Two versions? Yeah. Of musicians, Yeah. Yeah. In wenjing. Mhm. Cost birthdays. Mhm. Yeah. To develop, Yeah. S surplus. Okay. And diamonds. Thank you, mm hmm. Mhm. Yeah. To develop as carpools. Mhm. Another two musicians and detergent caused right almonds. Mhm. To develop. Mhm. As birthdays. Thank you. Yeah. And and entirely. Mhm. New flower. Mhm. Yeah, develop in case of corpus mhm. Mhm. Mhm.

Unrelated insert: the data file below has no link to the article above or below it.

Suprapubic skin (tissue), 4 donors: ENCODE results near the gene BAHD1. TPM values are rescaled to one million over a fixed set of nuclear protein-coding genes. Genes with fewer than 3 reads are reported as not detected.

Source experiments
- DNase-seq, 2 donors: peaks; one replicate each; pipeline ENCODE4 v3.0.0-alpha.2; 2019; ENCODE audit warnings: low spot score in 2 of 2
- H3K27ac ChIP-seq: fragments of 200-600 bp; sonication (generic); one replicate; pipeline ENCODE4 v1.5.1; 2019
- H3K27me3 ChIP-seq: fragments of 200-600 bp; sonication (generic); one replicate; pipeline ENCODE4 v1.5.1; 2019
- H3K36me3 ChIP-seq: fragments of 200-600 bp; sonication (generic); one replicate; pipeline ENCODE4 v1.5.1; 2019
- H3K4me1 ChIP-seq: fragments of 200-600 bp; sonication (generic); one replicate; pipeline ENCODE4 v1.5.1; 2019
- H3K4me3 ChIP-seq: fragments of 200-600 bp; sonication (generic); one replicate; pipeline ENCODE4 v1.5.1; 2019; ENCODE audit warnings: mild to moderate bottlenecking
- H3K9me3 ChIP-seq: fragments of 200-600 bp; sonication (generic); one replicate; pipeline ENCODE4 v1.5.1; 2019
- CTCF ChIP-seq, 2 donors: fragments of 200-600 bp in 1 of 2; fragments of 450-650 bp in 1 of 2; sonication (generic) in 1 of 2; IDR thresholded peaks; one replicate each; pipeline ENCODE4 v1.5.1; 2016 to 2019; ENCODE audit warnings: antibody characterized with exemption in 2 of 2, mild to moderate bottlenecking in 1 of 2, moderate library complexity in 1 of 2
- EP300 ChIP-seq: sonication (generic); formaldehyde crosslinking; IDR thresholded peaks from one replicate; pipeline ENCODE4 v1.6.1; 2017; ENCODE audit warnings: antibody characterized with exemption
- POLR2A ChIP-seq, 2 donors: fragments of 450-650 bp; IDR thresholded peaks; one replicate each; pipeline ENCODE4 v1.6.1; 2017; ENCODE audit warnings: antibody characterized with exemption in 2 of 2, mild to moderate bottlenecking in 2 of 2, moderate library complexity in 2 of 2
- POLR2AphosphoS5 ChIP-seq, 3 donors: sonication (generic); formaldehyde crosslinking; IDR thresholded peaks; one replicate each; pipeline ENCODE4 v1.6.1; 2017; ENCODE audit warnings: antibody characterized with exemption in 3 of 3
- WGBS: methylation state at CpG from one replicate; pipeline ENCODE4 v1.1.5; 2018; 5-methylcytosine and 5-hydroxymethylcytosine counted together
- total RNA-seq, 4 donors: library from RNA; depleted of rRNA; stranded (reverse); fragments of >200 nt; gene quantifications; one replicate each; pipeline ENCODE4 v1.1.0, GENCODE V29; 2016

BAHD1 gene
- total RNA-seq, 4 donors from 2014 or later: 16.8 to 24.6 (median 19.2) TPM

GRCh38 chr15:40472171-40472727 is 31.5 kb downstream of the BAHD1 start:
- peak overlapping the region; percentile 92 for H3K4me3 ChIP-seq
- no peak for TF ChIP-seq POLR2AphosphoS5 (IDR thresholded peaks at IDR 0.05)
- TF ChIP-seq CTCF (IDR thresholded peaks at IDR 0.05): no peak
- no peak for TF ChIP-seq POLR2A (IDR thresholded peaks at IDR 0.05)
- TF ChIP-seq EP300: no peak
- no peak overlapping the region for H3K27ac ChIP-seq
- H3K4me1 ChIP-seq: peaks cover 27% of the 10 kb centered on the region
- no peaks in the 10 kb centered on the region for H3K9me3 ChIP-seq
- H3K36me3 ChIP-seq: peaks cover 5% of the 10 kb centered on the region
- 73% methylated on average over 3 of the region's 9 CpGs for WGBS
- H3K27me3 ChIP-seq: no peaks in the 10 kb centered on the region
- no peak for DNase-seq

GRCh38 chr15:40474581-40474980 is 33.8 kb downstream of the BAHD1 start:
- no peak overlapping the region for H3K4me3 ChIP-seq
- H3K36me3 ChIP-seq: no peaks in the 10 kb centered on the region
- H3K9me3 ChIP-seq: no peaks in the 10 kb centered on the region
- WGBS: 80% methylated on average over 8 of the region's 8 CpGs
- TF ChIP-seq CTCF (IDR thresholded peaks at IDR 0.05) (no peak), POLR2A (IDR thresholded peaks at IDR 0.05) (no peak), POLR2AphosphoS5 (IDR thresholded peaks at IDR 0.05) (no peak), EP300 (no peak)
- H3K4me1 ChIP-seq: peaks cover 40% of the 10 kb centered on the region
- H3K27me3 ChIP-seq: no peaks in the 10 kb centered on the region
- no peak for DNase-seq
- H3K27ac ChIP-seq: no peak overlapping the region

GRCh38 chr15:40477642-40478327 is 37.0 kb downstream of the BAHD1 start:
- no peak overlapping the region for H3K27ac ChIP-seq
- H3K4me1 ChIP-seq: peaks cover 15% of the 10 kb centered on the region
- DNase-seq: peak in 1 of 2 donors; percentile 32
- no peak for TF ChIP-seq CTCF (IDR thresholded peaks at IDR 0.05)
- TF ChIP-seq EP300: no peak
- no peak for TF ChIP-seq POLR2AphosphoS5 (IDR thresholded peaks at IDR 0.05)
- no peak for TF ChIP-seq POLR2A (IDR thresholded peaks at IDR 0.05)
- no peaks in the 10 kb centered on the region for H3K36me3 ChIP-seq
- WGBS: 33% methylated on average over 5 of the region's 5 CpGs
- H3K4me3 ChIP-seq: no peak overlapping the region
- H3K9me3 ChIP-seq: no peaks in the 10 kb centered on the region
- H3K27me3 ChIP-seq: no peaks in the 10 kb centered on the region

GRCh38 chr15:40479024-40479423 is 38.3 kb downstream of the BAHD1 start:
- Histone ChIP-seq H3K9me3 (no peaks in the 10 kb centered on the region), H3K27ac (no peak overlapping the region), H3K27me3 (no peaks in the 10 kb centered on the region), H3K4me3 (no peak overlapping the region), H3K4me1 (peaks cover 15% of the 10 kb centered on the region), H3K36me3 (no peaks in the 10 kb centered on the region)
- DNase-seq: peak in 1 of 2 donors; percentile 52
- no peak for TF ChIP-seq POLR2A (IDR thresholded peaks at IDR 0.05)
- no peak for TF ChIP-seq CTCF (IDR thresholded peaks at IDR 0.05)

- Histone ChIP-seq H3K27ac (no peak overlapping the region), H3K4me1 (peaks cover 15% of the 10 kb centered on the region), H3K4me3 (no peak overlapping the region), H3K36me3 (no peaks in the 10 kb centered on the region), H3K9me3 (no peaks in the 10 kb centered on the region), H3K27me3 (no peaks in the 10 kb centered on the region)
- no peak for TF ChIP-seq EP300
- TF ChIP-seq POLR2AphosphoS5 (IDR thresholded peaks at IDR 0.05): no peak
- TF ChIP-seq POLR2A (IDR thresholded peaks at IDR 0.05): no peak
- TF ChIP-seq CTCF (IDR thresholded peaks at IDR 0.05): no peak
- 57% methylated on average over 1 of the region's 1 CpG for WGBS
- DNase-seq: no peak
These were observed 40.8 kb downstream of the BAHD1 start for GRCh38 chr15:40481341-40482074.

Before we do these process, let's identify what's going on. Color is controlled by two genes. You have a routine and a painting. And so this is what I assume to do these policies that blue is controlled by the presence of the dominant wild type gene and so wild type will be blue. If, though, it's a recessive gene, so this wild type will be big A than that flower will exhibit white coloration. Now for the pink. I'm assuming the same thing for wild type thing. Hope Call that capital seeing. And don't be pink resistant version of that being little being is going to be white. And so last month I think it is going on with this Toller. Um okay, so let's do cross one across one. The parents were blue cost with white F one. All the offspring were blue and in the F two there was a three blue to one white ratio. So we can use our information appear in the blue and pink area to identify the parents. Do you know, tighten things like that? So is the F one. We're all blue. Well, let's work backwards. The parents had to be big any big a big, big meets with these woods and what was mutated to get white. You're no pink in the F too. So that means we cannot have it be a little bit because or too little these because that will be pink. So then we could bring these together. You get a little a Just do across between the parents. Do you think a big a big be big because they're blue? And then when we divide these out, you're going to get three that are big A something big, big, big bean And those are blue and you're gonna get one whites, which is too little eggs because the blue pathways failing And the gene product from a can't convert that to a color the G product be convert to pink or a different color. So it's gonna be what his blue and pink er at the Satti? Okay, Cross to the parents were blue and he and there is one was blue in the F two. They were three blue, one pink. So again, we need to plan for this pink. So that means the parents are going to blue. So home was like a song that for both the wheels across with a plant that has a functional blue pathway with a failed pink pathway. And so this week he'll paint later on. All of the individuals in the F one are blue, Which makes sense is your pencil blew past big, big A Make me a little B and you're gonna love it Planned to sell, fertilize and is that at 23 blood plants it's gonna be a big a big A make me something and they're going to be blue And then the one individual is gonna be a big a big A and a failed second pathway. And so that flower is one to be because this gene product of A is producing some sort of color and that's paying that normally gene product be would work on to convert that to blue. So we have a failed pathway to make things. So then we could do cross three. Across three is a pink parent, Ross with white parents. You're F one begin all blue in the F two. We see that we have blue, pink and white. So we have a nine 331 ratio where you have a long It's Polasek. You have nine Blue. You have three. Okay, you have four that are white. And so we can figure this out CPC because we know that we get a 9331 ratio from two headers. Ike, it's that air breathing in the F one. And now we can just simply work backwards. The pink parent has to be okay. Big. A little A little b cross with a big, little, a little a big be big be parents And we can bring those together to form the F one offspring, which then can give rise to a knife through 31 ratio in get to And so this blue with big a something be something and be blue This pink parents is gonna be a gay Something to little Bee's has remembered but a functional first pathway in a failed second pathway This three is gonna be re gay. Oh, I'm sorry. What struck me was that is going to be a little a little a big be something. And then the second light this one it's gonna be homes like this. Process it for But this failed A pathway prevents the intermediate from forming that GV can Cooper to a different polar. So we can summarize like this when jean a ISS homes. I guess so. Jean A is homeless. I guess it blocks or mass speed, and that's what we see here. Jean A is homeless, I guess. Process it in both of these and it produces a white color so we can conclude that white is episodic to paint and wood. It is likely that gene a product produces an intermediate that's modified by Jean Need product. So then play a little, a little a this intermediate and not made. It produces the bi product, and so that makes sense. So let's work our way through Be part we just move this up a little bit. Be part asks Essentially, if you cross a blue flower with a wife flower and you end up with three eights blue one a thing and 1/2 of it, I'm gonna leave it us 48 white. What are the genus hearts of the parents? Well, so we can figure this out by putting in information we know. And so we know that Wu has to be a something be something and so we can put that in both places because there's no other way to get blue without a dominant Leo. For each dean, we also know yet has to little bee's. So it has to be big A something to Little Bee's. And White has to have a failed a pathway. And so if a pathway fails, he doesn't matter because the first thing that is not going to be there. And so why Years have too little A's and we don't know they're the meals for the second. So the first thing you have to ask yourself is that we know that A and B B brother here in the offspring So what I would do this. See, this year and this year tells you that we have to have some a wheels in the parents that our home is, I guess, recessive. And so you put them in a year and here so that will take care of the will. Your parents and at least here and then we could fill in the offspring, okay. And me we'll get killed this one in when we could feel this swing. Then what we could do is is the white parents homes I guess processing or headers. Likeness. And that's actually a really easy question to find out if White parent was homos, I guess. Process it. So a B B Remember, that would be a test frost, because test process, breathe a headers I go with the home is I guess process it. And the outcome of that would actually be one blue Teoh, one pink to two white flowers. Or it would be one a b like this. So one big a little, a little B once a little, a little a sticky little bee in one a. You can see that this is not what we have. And so that only leaves us with the possibility that the white is actually a headers. I get so that be and that we have to go that way. And so we know this is true with the capital bees because a test cross was not observed. And so that's the way you work through it. Always write down what you know first, Then ask yourself what are obvious things I could fill in. And for this one, it's what are gonna assessable wheels. If you have too little a together and to little bee's together in your outcome. The offspring's Gina tights. They have to be in the parents and then ask yourself, What under knowledge do I have that I can use As of this question? And I was using it, test cross information was appropriate choice.